Mediation & Peace-Building

Peace-Building and Fact-Finding Missions

From Paris, France to to the banks of the Nile River, CMPI has lead delegations around the world to build peace and discover facts on the ground that are often over-looked in mainstream reporting. These missions are conducted to build stronger ties between nations and peoples as well as our common interest in peace.

Case Study: Sudan

Meeting with a leader of Sudan’s Christian community in Khartoum

In 2017, CMPI conducted an interfaith fact-finding and peace mission to Sudan after President Obama dropped sanctions against the African nation. The mission met with Sudanese journalists, media outlets, Sudanese human rights organizations like the Sudanese Press Freedom Association, religious leaders, government officials and representatives of the U.S. Embassy in Khartoum in the interests of building people-to-people ties between the two countries. Subsequently CMPI partnered with the U.S. Embassy on an event tied to World Press Freedom day in 2020.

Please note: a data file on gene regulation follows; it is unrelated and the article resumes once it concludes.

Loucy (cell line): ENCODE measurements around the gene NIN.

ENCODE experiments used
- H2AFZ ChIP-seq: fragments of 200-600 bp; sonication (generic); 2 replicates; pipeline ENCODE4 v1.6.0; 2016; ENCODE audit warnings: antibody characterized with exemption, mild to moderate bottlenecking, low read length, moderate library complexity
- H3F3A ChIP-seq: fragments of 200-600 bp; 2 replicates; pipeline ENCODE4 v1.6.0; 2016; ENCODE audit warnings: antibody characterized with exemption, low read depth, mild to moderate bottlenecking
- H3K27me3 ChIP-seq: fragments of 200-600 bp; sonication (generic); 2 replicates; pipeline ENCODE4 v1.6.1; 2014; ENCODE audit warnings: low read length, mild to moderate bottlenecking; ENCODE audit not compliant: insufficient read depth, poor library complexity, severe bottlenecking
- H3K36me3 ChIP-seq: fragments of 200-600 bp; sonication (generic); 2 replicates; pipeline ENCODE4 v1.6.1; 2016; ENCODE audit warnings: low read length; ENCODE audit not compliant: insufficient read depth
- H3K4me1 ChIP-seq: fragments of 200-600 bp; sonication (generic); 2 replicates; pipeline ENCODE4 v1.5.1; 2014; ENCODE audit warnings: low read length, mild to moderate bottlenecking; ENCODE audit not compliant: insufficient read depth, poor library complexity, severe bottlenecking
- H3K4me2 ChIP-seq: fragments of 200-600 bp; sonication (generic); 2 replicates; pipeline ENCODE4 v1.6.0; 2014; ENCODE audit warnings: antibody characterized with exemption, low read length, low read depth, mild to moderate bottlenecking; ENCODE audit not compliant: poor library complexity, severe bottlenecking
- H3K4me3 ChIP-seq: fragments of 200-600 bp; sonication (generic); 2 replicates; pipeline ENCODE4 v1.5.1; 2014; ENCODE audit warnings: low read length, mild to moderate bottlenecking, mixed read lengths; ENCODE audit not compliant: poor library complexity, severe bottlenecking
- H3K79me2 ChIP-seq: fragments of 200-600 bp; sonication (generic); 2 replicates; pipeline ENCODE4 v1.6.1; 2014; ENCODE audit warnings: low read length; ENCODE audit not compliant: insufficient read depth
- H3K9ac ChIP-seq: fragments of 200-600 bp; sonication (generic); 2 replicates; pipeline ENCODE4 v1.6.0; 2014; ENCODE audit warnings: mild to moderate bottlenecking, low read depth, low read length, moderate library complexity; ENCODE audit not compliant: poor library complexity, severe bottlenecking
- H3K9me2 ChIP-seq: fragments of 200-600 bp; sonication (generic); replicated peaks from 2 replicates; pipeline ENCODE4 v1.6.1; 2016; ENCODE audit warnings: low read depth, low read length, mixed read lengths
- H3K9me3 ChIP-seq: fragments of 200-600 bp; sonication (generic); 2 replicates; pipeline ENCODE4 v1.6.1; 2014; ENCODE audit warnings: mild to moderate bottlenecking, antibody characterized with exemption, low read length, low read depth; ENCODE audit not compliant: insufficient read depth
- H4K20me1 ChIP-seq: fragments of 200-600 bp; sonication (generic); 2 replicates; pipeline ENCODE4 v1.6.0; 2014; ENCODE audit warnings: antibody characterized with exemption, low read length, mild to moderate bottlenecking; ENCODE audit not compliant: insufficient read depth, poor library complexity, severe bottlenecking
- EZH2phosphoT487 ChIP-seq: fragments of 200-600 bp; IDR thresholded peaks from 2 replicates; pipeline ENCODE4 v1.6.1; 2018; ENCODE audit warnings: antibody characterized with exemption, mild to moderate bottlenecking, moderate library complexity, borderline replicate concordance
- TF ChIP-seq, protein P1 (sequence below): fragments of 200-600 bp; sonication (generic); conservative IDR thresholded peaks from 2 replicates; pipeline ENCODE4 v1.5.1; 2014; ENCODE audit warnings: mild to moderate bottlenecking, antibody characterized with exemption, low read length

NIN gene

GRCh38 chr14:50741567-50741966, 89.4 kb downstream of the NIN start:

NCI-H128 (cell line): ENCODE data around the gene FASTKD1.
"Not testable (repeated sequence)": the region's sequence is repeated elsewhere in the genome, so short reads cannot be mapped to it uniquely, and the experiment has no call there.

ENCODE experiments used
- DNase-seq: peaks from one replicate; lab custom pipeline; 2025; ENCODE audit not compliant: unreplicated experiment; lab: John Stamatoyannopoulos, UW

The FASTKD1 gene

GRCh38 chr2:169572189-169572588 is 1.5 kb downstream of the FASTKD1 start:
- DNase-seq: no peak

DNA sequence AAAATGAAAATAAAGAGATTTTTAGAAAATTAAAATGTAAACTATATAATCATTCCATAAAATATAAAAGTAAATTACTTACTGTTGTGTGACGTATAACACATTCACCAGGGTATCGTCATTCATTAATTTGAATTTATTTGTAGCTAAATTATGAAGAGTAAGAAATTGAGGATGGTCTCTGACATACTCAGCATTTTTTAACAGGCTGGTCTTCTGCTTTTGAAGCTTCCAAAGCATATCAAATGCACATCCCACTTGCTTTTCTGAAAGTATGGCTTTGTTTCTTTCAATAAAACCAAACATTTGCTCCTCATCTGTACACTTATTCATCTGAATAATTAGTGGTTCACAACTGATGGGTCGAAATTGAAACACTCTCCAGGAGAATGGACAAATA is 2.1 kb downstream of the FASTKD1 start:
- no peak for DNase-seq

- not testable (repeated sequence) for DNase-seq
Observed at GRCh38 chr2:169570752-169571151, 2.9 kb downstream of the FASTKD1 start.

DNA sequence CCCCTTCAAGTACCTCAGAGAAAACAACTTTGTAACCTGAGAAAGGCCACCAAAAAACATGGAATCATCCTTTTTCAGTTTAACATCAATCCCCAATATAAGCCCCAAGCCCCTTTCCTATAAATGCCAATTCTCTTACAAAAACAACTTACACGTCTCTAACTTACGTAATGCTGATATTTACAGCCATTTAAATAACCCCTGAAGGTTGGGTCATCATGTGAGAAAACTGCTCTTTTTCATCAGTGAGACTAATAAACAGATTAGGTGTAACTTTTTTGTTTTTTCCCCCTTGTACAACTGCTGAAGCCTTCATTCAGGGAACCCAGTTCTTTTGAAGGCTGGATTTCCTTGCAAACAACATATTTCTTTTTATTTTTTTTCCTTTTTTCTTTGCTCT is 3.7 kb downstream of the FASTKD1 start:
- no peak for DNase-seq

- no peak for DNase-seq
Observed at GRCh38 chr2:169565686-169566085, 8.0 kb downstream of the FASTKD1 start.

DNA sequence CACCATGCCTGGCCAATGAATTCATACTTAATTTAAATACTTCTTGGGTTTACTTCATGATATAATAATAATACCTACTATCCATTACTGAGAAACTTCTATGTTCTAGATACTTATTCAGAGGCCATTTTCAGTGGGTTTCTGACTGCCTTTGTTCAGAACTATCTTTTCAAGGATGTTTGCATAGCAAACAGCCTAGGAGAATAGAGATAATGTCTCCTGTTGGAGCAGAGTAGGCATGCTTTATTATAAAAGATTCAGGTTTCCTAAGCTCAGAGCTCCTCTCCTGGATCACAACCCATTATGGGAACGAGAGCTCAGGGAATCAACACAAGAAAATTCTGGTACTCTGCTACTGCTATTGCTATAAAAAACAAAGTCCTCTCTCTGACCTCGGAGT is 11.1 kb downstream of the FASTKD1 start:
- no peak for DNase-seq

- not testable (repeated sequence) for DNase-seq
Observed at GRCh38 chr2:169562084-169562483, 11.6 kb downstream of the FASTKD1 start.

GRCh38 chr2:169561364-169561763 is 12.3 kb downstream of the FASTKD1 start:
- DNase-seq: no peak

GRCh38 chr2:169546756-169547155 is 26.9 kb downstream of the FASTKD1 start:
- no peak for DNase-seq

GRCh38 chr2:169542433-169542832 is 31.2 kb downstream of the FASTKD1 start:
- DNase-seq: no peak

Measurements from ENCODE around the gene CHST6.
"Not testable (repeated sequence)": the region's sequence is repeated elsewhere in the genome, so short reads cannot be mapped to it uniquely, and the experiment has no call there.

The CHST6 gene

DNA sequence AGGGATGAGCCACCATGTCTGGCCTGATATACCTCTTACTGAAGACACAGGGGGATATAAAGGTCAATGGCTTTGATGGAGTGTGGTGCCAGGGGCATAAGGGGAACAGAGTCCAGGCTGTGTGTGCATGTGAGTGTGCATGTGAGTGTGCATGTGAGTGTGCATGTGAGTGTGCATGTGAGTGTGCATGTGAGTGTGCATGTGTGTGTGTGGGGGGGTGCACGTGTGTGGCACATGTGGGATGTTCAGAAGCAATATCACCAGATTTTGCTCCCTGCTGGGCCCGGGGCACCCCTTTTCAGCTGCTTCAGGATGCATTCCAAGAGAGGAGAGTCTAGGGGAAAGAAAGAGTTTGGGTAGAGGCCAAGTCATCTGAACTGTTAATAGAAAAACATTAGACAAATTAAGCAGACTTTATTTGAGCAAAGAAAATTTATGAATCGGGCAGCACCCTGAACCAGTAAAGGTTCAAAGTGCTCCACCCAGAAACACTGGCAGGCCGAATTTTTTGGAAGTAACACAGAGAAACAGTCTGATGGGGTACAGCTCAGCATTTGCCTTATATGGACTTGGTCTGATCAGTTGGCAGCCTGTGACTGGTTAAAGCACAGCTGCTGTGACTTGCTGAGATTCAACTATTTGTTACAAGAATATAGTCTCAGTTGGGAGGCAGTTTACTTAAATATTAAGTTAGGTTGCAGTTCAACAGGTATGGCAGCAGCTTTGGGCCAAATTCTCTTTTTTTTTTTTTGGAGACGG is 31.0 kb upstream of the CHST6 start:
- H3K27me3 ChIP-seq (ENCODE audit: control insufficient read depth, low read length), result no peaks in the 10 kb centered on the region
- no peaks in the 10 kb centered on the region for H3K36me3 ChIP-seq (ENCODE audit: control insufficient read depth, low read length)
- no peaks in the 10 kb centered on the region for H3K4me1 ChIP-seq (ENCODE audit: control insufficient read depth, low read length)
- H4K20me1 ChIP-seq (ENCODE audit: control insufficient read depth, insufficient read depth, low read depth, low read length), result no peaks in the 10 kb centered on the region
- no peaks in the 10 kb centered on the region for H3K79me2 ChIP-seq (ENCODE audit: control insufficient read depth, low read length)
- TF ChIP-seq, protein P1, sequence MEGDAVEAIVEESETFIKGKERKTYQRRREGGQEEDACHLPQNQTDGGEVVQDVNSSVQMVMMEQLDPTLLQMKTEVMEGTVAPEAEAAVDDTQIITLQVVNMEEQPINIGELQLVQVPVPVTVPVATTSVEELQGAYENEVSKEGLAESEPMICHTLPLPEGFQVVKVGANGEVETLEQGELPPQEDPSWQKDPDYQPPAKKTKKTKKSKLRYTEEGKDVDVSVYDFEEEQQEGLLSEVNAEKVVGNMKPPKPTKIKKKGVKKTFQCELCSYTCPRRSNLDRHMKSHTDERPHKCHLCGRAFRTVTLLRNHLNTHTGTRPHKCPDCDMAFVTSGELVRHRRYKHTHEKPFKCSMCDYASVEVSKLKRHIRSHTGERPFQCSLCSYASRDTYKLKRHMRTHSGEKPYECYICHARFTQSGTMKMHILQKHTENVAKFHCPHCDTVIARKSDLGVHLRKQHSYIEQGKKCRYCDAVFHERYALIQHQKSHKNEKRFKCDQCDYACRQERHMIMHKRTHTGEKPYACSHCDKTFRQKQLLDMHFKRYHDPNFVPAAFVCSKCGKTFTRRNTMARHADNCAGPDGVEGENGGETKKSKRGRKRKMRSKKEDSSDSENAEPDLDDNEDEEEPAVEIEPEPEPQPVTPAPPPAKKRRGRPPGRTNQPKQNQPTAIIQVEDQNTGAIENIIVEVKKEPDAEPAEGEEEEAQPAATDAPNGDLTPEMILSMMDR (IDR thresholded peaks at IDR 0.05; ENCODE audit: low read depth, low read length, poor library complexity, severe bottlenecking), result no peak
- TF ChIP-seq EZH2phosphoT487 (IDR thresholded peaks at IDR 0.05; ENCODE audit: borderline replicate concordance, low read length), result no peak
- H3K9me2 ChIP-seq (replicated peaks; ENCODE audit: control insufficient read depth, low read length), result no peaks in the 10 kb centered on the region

The Center’s transformative mediation practices emphasizes mediation in which disputants have the opportunity to increase their own capacity to work through their own problems and to understand the perspectives of others. In almost every dispute between two parties there is always a third party otherwise called the Peace Constituent usually interested in resolving the conflict. We employ the communicative approach in mediation recognizing the vital role of the often ignored peace constituency. Fellows and staff at CMPI are certified mediators by the State of California and other jurisdictions.

The Center provides intervention measures and counseling services to families, groups, and corporations in uniquely peaceful and cost effective processes. The aim is to reduce conflict resolution imposed by the courts. We believe that the courts can give justice but do not give peace among individuals or organizations that may be caught up in conflicts. The peace achieved by disputants themselves via a genuine third party is more enduring than the one foisted through litigation in courts. It is also less costly.